American Pioneers of Amusement, Part 1

George C. Tilyou

Born in New York City in 1862, George Tilyou moved to Coney Island at age 3. His father set up a restaurant and beach rental business. Tilyou’s entrepreneurial spirit became evident at an early age when visitors from the Midwest came to Coney Island after a trip to the Philadelphia Exposition. 13-year old George met them with offers of a cigar box full of beach sand or a medicine bottle filled with ocean water, 25 cents each. Upon reaching adulthood Tilyou partnered with his father in buying the Surf Theater and staging vaudeville acts. He later started a stagecoach company and tried his hand at real estate.

But it was on a honeymoon trip to the 1893 Columbian Exposition in Chicago that Tilyou discovered his true calling. He at first tried to buy George Ferris’ Great Wheel to bring it home with him. When that didn’t work he had his own built at Coney Island. Tilyou gradually added other attractions and amusements around the Ferris wheel and in 1897 he closed it in and opened Steeplechase Park.

Steeplechase Park logoThere was also the signature Steeplechase ride and the Parachute Drop. He brought the Trip to the Moon ride to Coney Island, although within a year he got into a dispute with the proprietor who bolted for neighboring Sea Lion Park. He built replicas of the Eiffel Tower and Big Ben, a ballroom and a large saltwater pool (conveniently located behind his dad’s joint). It all went up in smoke in 1907, reportedly because a patron threw a lit cigarette into a garbage can. So what does a guy who hit up Midwestern tourists for boxes of sand do when his amusement park is burned to the ground? He charged admission (10 cents) for folks to come and look at the smoldering remains.

Tilyou rebuilt Steeplechase in 1908. In the same year he expanded to Atlantic City, building Steeplechase Pier which featured a ride called “Flying Chairs” that would swing riders out over the ocean. He passed away in 1914. The Coney Island park remained under family ownership and lasted until 1964.

Parachute crop

The skeleton of the Parachute Drop ride is all that remains of Steeplechase Park

 

George W. Ferris

George Ferris was an engineer. He was born in 1859 in Galesburg, Ill. Five years later his family left the town they had helped found and headed for California. They didn’t quite make it, instead opting to buy a ranch in Carson City, Nev. George went to California Military Academy where he graduated at age 17 then went on to earn an engineering degree at RPI.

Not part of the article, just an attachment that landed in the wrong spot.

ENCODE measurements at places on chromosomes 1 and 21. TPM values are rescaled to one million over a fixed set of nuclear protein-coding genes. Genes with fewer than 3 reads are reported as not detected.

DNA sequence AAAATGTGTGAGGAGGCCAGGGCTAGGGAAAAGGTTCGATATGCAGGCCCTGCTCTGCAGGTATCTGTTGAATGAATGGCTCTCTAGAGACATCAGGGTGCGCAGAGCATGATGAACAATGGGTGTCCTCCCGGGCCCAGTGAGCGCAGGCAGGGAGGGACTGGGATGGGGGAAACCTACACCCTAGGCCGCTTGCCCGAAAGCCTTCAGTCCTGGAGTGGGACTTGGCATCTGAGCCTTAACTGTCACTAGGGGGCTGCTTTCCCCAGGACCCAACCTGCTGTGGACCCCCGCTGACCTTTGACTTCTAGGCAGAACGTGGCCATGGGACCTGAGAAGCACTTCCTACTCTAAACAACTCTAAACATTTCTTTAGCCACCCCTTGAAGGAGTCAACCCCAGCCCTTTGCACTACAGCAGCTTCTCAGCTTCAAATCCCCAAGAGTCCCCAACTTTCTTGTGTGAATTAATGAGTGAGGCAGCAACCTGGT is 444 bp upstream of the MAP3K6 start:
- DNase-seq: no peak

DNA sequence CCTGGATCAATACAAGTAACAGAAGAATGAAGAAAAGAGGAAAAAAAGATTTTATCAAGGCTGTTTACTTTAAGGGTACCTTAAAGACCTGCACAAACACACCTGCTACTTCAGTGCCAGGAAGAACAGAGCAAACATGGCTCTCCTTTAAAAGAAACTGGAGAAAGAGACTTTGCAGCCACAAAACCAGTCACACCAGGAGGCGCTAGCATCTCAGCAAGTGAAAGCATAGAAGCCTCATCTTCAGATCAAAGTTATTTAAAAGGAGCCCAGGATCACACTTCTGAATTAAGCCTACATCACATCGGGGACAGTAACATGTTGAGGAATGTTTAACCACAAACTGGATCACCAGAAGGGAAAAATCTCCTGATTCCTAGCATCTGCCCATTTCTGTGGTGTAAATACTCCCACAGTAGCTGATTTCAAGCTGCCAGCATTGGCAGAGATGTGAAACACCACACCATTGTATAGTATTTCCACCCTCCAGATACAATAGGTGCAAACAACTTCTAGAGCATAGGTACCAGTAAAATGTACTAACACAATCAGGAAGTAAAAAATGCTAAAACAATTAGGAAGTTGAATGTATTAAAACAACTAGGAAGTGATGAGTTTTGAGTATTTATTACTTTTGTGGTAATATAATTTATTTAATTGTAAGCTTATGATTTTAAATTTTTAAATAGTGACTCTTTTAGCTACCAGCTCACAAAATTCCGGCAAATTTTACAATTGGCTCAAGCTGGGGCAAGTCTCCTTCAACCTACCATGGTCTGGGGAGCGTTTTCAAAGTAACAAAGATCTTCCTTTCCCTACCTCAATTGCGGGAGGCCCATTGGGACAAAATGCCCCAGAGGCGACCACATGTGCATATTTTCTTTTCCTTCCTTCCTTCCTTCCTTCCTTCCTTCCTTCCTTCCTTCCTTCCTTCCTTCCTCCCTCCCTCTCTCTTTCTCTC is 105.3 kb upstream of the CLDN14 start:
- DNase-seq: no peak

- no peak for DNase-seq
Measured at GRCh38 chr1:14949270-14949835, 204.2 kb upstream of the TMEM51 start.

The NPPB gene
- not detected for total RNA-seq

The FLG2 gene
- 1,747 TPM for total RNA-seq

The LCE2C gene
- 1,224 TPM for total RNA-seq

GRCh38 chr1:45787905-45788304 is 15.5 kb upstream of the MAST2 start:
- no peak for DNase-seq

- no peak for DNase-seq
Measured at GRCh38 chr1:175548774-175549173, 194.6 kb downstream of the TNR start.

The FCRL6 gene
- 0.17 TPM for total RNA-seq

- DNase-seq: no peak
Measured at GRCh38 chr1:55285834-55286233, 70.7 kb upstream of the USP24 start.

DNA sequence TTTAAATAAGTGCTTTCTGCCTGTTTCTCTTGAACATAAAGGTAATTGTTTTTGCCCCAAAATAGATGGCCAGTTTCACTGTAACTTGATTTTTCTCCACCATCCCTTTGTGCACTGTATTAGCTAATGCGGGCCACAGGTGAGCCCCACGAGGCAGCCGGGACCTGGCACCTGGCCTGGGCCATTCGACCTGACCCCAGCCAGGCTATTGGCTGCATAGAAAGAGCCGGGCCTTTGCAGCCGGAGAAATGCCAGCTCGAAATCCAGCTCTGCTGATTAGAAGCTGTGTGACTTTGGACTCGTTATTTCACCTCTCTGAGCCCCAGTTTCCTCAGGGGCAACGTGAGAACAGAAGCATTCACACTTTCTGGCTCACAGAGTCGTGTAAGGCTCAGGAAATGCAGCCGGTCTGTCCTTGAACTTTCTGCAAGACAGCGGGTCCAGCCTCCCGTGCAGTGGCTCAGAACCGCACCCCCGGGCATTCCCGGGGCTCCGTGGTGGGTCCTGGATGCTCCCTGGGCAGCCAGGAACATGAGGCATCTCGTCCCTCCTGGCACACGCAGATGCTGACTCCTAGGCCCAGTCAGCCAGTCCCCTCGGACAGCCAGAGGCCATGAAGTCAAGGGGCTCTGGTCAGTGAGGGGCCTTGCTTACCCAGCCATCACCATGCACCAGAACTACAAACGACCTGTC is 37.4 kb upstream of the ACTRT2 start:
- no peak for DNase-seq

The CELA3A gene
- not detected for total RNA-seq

Ferris House

The Ferris House in Pittsburgh

Ferris was involved is several railroad and bridge projects. In 1886 he moved to Pittsburgh and created G.W.G. Ferris & Company, an engineering inspection firm.

When the organizers of the Chicago Columbian Exposition of 1893 laid down the challenge to a meeting of engineers to build a structure for the fair that would rival the Paris Exposition’s signature Eiffel Tower, Ferris answered the call. It is believed that his original idea for the Great Wheel was sketched out on the back of a napkin in a restaurant. He originally conceived of the project as an observation wheel and in fact the finished product offered not only spectacular views of Chicago but you could see three states from the top of the wheel.

The exposition organizers were initially skeptical of the feasibility of Ferris’ project. But it was more imaginative that the ones submitted by guys who simply posed the answer as building a tower that was a little taller than Eiffel’s. Eiffel himself offered a proposal but the Chicago guys did not want a Frenchman building their signature attraction. So after some hemming and hawing they approved Ferris’s plan but with the stipulation that he had to raise his own financing.

The Great WheelFerris more than exceeded expectations. It was seven weeks after the fair opened that he climbed aboard for the first ride, along with his wife, the mayor of Chicago and a marching band. George Ferris’ Great Wheel operated flawlessly for the entire duration of the fair. It shrugged off gale force winds, thunder and lighting, even the remnants of a hurricane. It was the highlight of the exposition, accommodating 1.4 million passengers.

Things didn’t go well for Ferris once the fair closed. He turned down George Tilyou’s offer to buy the wheel and move it Coney Island. Instead he moved it to a small site near Lincoln Park in Chicago where it was only lightly attended. Ferris pitched some other exposition organizers to build other Great Wheels, but to no avail. He also was embroiled in costly legal disputes. He sued the Chicago Exposition organizers for a bigger share of the profits, but lost. He also faced patent infringement suits, including one from William Somers, builder of Atlantic City’s Roundabout, a similar attraction that Ferris’ had actually ridden before he created the Ferris Wheel. Ferris was successful in having these claims dismissed, but at considerable expense.